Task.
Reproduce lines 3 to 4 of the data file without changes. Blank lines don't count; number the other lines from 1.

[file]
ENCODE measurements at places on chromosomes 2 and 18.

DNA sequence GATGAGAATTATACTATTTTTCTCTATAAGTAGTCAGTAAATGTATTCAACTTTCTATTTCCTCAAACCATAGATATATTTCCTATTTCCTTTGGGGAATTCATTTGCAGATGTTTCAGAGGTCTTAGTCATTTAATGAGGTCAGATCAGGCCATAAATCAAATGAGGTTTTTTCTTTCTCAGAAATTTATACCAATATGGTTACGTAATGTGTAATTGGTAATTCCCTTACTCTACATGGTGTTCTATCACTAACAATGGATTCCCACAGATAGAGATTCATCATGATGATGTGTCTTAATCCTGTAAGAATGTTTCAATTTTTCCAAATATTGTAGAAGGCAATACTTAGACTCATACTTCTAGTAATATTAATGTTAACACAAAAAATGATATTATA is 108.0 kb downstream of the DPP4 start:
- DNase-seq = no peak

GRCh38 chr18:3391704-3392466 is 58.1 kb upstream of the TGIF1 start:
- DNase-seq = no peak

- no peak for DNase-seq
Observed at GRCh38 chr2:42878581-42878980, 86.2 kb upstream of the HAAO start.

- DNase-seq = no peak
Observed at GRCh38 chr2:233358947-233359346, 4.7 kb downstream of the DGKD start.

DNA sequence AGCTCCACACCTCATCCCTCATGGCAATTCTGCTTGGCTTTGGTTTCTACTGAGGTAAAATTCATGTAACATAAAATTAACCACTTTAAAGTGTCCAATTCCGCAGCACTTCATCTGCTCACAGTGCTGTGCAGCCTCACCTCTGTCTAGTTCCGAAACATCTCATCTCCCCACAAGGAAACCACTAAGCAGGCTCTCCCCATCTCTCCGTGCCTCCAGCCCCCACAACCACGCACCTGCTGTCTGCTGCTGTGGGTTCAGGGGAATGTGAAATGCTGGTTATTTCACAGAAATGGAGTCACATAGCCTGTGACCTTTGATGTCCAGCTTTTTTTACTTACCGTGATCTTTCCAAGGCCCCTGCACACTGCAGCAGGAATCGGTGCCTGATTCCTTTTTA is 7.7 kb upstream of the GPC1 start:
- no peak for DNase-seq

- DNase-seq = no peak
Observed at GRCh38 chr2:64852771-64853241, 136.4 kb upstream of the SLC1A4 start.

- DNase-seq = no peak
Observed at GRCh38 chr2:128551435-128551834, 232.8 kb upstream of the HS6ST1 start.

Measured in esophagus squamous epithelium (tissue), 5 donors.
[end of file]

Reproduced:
- DNase-seq = no peak

GRCh38 chr18:3391704-3392466 is 58.1 kb upstream of the TGIF1 start: